The following article is from October 2020. It is from Mark Crispin Miller’s website.
This is the story:
A full professor in NYU’s Department of Media, Culture and Communication (since 1997), and a recipient of fellowships from the Rockefeller, Guggenheim and Ingram Merrill Foundations, Prof. Miller teaches a course on propaganda, focusing not only on the history of modern propaganda, but—necessarily—on propaganda drives ongoing at the time. The aim is to teach students to identify such drives for what they are, think carefully about their claims, seek out whatever data and/or arguments have been blacked out or misreported to protect those claims from contradiction, and look into the interests financing and managing the propaganda, so as to figure out its purpose.
On Sept. 20, after a class discussion of the case for universal masking as defense against transmission of SARS-COV-2 (in which discussion she did not participate), a student took to Twitter to express her fury that Prof. Miller had brought up the randomized, controlled tests—all of those so far conducted on the subject—finding that masks and ventilators are ineffective at preventing such transmission, because the COVID-19 virions are too small for such expedients to block them. Prof. Miller urged the students to read those studies, as well as others that purport to show the opposite, with due attention to the scientific reviews thereof, and possible financial links between the researchers conducting them, and such interests as Big Pharma and the Gates Foundation. Prof. Miller followed up by providing the links to the former studies (not easily found on Google, though they have all appeared in reputable medical journals), and other materials, including a video of a debate on the subject.
The student was so outraged by Prof. Miller even mentioning those studies that she called on NYU to fire him:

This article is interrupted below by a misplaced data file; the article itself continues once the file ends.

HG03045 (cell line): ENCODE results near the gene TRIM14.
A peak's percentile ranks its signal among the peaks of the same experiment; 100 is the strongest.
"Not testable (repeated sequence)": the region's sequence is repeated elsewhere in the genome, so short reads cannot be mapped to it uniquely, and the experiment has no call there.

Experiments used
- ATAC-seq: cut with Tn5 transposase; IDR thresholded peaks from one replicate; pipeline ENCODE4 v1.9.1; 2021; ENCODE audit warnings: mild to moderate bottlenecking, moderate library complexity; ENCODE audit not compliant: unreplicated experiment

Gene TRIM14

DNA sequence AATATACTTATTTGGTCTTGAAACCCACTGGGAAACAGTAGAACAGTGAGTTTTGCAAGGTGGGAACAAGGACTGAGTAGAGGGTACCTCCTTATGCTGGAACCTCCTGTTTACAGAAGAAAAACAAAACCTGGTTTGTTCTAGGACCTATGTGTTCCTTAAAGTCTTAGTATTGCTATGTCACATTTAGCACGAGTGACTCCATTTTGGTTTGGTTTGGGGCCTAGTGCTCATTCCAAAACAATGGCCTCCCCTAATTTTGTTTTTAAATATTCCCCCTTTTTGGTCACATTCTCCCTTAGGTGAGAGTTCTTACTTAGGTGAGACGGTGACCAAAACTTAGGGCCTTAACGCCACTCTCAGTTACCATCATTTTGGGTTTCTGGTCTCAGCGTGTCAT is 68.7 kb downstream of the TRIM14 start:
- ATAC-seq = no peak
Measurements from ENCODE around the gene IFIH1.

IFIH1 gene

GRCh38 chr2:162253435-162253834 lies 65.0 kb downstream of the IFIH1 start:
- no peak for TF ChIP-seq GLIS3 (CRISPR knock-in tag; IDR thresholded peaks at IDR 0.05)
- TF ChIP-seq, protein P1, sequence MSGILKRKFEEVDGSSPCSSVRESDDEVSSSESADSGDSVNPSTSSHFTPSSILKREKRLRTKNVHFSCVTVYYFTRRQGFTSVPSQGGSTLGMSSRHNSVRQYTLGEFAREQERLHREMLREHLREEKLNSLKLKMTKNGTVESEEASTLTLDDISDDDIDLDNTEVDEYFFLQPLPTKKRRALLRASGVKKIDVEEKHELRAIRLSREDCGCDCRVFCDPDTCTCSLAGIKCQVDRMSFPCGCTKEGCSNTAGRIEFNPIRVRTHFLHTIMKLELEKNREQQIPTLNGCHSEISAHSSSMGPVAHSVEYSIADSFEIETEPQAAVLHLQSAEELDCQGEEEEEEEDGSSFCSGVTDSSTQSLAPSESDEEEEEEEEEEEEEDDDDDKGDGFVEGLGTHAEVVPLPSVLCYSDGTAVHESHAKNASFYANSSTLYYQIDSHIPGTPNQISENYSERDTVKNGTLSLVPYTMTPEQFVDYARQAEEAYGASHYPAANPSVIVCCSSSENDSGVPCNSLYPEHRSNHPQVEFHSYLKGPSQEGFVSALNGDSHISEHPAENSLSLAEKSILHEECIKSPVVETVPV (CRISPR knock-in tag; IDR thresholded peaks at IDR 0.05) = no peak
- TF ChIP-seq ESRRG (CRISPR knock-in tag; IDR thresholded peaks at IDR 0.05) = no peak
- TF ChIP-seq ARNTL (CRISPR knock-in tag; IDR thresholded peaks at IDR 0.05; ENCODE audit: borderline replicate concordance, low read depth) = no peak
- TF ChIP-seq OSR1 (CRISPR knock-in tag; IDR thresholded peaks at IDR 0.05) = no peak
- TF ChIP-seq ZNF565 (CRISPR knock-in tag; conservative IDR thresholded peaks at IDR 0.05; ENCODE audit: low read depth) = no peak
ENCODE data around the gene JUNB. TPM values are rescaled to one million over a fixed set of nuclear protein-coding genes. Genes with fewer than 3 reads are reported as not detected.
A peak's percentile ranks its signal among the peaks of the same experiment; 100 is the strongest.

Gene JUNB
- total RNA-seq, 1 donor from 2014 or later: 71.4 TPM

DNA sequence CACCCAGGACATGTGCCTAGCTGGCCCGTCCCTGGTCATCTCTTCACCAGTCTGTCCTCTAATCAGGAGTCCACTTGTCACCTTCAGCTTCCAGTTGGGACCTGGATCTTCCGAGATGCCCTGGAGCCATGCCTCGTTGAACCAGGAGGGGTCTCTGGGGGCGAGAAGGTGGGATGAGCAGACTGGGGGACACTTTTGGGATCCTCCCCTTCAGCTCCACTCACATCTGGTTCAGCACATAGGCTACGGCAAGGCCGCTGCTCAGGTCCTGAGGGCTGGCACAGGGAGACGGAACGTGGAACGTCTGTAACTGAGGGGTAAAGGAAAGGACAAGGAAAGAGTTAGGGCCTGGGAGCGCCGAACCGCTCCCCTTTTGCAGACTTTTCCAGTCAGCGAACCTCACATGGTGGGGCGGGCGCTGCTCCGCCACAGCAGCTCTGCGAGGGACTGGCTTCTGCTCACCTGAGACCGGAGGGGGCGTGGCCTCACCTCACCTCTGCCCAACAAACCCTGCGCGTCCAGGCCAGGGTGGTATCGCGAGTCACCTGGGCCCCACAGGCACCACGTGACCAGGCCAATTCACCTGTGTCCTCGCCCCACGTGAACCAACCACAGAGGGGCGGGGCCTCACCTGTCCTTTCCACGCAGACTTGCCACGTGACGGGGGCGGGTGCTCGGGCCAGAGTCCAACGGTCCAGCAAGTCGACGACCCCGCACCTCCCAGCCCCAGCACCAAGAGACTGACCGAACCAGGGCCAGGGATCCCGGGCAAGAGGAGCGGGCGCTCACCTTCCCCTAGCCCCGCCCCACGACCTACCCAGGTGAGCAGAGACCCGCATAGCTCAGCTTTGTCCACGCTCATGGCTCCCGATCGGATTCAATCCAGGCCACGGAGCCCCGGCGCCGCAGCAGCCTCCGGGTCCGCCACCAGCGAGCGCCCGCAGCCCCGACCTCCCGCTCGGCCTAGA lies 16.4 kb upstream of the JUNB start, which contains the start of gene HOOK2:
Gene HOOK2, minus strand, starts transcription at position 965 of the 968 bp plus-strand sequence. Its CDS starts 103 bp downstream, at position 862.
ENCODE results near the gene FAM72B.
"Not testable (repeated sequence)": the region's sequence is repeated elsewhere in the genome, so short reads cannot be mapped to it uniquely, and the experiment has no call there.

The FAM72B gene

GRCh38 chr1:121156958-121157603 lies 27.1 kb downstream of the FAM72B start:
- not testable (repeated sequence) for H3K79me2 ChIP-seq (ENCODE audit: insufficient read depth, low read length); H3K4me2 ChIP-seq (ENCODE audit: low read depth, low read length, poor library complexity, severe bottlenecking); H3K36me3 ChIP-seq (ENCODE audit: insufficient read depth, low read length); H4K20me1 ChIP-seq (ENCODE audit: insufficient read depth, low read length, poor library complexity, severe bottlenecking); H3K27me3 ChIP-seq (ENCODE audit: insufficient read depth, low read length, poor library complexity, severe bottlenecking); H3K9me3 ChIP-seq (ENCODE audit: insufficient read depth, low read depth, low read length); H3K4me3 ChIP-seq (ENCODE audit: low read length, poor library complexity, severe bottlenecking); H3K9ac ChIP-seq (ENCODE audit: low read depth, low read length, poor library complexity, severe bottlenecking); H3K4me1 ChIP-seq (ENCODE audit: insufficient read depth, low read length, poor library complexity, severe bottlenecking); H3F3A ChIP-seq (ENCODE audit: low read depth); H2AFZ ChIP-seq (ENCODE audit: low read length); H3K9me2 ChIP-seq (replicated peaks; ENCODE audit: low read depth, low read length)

The article continues:
Having contacted NYU’s bias response line to report him, and getting no satisfaction there, the student kept on tweeting her demand for Prof. Miller’s termination, due to his “unhealthy amount of skepticism around health professionals,” and a range of other posts that she had seen on News from Underground, Prof. Miller’s website, and found no less insidious, misreporting that their sources were “many far right and conspiracy websites,” and therefore, evidently, not worth reading.
…The student’s call provoked a storm of tweets, many attacking her, and others thanking her—one of which was posted by Prof. Miller’s department chair, promising to act on her demand: “Julia, thank you for reporting this issue. We as a department have made this a priority and are discussing next steps.”
Let’s stop right here for a minute. When did students decide which teachers should be fired? I think it would have been appropriate simply to tell the student to take a different class.
The article notes:
Soon after this pledge of institutional support, the dean of NYU’s Steinhardt School (in which Prof. Miller teaches), together with a doctor who advises them on COVID-19 policy, emailed each of Prof. Miller’s students (without putting him on copy), starting with a ritual nod to “academic freedom,” then hinting that the studies noted in that class were dangerous misinformation. To set them straight, the two advised the students to consult the “authoritative” CDC—specifically, its list of several recent studies finding that masks are effective against COVID-19. (That the CDC itself, as well as Dr. Fauci, had, until April, publicly adhered to the consensus of those “dangerous” studies went unmentioned.) The two concluded with a stern reminder that the students are obliged to mask on campus (although Prof. Miller had made quite clear that he was not suggesting that they break NYU’s rule, which he observes himself.)
Thus that student’s tweets immediately prompted NYU to take her side, and several media outlets to attack Prof. Miller for his dissidence, without interviewing him. The following week, NYU followed up by urging him to cancel his propaganda course next term, and, instead, teach two sections of his course on cinema. Their rationale was that it would be “better for the department,” because enrollment in the latter course is always high; but then so are the enrollments for Prof. Miller’s propaganda course, which has earned the highest praises from its students.
The above information is followed by notes from students praising the professor’s class. There is also a link at the beginning of the article to a petition to sign in support of academic freedom.
What are we doing to our children in the name of education?